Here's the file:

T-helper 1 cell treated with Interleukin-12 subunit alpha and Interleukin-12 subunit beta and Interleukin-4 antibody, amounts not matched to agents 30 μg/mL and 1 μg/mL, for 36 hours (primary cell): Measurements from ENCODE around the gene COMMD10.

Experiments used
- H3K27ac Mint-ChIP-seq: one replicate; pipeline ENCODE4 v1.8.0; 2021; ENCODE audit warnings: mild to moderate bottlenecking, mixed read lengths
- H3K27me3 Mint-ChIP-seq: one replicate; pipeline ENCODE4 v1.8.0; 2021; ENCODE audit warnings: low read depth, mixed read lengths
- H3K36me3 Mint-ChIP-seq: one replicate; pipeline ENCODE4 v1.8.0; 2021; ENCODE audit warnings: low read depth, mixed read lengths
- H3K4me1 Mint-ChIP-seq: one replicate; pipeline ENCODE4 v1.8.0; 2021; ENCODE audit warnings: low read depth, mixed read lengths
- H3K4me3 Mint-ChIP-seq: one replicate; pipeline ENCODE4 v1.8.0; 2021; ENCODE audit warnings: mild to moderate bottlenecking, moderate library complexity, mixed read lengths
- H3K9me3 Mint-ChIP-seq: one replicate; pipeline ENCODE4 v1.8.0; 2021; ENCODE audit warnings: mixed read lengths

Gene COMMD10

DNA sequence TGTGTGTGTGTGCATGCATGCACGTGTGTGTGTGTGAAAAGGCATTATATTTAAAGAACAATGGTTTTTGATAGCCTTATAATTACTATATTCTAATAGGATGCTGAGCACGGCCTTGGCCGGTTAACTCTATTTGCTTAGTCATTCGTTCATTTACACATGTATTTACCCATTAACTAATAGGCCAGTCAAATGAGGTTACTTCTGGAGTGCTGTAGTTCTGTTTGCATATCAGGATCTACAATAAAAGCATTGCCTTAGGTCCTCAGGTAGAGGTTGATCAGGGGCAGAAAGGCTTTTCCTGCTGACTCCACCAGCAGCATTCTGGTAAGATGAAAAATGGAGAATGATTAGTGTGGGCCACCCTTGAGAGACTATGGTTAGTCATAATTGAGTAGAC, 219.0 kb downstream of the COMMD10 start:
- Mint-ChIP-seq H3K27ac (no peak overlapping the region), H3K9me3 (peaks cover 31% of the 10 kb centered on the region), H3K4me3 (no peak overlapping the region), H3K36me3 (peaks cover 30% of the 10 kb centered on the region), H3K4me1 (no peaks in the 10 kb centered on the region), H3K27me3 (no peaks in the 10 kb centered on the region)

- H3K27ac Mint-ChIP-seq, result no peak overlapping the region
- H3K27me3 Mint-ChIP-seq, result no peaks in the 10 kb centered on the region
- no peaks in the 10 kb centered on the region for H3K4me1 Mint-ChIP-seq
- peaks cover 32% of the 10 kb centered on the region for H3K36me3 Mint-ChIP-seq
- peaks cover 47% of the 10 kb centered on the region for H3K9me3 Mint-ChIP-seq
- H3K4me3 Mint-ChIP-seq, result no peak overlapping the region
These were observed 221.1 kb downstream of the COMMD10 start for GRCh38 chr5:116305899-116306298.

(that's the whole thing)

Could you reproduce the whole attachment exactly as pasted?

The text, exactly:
T-helper 1 cell treated with Interleukin-12 subunit alpha and Interleukin-12 subunit beta and Interleukin-4 antibody, amounts not matched to agents 30 μg/mL and 1 μg/mL, for 36 hours (primary cell): Measurements from ENCODE around the gene COMMD10.

Experiments used
- H3K27ac Mint-ChIP-seq: one replicate; pipeline ENCODE4 v1.8.0; 2021; ENCODE audit warnings: mild to moderate bottlenecking, mixed read lengths
- H3K27me3 Mint-ChIP-seq: one replicate; pipeline ENCODE4 v1.8.0; 2021; ENCODE audit warnings: low read depth, mixed read lengths
- H3K36me3 Mint-ChIP-seq: one replicate; pipeline ENCODE4 v1.8.0; 2021; ENCODE audit warnings: low read depth, mixed read lengths
- H3K4me1 Mint-ChIP-seq: one replicate; pipeline ENCODE4 v1.8.0; 2021; ENCODE audit warnings: low read depth, mixed read lengths
- H3K4me3 Mint-ChIP-seq: one replicate; pipeline ENCODE4 v1.8.0; 2021; ENCODE audit warnings: mild to moderate bottlenecking, moderate library complexity, mixed read lengths
- H3K9me3 Mint-ChIP-seq: one replicate; pipeline ENCODE4 v1.8.0; 2021; ENCODE audit warnings: mixed read lengths

Gene COMMD10

DNA sequence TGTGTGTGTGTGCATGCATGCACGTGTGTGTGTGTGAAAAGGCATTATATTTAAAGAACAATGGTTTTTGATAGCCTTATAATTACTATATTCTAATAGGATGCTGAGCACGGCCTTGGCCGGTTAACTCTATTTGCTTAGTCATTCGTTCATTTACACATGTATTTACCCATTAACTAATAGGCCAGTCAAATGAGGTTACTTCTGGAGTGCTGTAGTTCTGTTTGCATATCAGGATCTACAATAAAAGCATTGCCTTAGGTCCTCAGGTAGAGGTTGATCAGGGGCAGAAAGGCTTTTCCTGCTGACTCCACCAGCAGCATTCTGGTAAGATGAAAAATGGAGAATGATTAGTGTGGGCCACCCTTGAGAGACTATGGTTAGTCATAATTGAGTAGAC, 219.0 kb downstream of the COMMD10 start:
- Mint-ChIP-seq H3K27ac (no peak overlapping the region), H3K9me3 (peaks cover 31% of the 10 kb centered on the region), H3K4me3 (no peak overlapping the region), H3K36me3 (peaks cover 30% of the 10 kb centered on the region), H3K4me1 (no peaks in the 10 kb centered on the region), H3K27me3 (no peaks in the 10 kb centered on the region)

- H3K27ac Mint-ChIP-seq, result no peak overlapping the region
- H3K27me3 Mint-ChIP-seq, result no peaks in the 10 kb centered on the region
- no peaks in the 10 kb centered on the region for H3K4me1 Mint-ChIP-seq
- peaks cover 32% of the 10 kb centered on the region for H3K36me3 Mint-ChIP-seq
- peaks cover 47% of the 10 kb centered on the region for H3K9me3 Mint-ChIP-seq
- H3K4me3 Mint-ChIP-seq, result no peak overlapping the region
These were observed 221.1 kb downstream of the COMMD10 start for GRCh38 chr5:116305899-116306298.